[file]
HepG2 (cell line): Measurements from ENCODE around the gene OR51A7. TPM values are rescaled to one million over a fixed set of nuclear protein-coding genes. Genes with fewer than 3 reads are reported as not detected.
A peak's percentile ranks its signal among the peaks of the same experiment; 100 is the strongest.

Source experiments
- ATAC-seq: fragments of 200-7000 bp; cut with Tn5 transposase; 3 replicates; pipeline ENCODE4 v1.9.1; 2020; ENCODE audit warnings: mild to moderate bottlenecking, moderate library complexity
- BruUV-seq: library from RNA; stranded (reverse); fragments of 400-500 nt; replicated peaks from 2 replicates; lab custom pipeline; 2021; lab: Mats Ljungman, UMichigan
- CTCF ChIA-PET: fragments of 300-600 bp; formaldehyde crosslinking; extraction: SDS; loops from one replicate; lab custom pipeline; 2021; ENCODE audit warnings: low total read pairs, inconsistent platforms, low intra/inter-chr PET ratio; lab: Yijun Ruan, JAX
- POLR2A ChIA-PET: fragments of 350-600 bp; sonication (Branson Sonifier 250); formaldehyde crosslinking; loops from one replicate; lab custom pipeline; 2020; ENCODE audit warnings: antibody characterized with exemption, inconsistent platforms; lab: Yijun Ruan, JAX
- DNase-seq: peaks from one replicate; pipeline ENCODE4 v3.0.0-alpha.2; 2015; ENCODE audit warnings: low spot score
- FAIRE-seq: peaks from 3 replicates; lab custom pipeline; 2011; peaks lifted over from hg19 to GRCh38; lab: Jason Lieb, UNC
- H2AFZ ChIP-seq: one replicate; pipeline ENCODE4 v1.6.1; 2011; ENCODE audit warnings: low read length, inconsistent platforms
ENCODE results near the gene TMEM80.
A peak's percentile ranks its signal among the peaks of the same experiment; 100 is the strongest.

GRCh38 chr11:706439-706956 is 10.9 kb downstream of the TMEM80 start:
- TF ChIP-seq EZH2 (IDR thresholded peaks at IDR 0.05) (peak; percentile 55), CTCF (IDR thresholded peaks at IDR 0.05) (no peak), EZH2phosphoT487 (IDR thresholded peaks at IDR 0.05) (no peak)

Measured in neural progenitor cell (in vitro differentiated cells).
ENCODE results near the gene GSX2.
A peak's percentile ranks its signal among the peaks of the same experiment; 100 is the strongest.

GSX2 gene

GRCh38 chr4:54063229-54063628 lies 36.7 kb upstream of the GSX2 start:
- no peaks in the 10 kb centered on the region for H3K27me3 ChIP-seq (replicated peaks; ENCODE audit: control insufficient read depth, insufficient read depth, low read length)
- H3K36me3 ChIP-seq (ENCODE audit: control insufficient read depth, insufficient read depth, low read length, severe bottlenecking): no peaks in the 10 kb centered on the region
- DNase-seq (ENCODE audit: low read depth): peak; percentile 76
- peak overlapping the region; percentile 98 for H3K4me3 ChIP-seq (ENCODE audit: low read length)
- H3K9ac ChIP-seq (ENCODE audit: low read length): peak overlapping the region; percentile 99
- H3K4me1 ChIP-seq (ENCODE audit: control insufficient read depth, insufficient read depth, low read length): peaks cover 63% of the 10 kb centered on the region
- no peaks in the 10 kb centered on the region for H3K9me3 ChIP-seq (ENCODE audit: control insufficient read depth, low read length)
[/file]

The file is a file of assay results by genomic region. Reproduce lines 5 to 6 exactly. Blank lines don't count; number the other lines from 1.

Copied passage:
- BruUV-seq: library from RNA; stranded (reverse); fragments of 400-500 nt; replicated peaks from 2 replicates; lab custom pipeline; 2021; lab: Mats Ljungman, UMichigan
- CTCF ChIA-PET: fragments of 300-600 bp; formaldehyde crosslinking; extraction: SDS; loops from one replicate; lab custom pipeline; 2021; ENCODE audit warnings: low total read pairs, inconsistent platforms, low intra/inter-chr PET ratio; lab: Yijun Ruan, JAX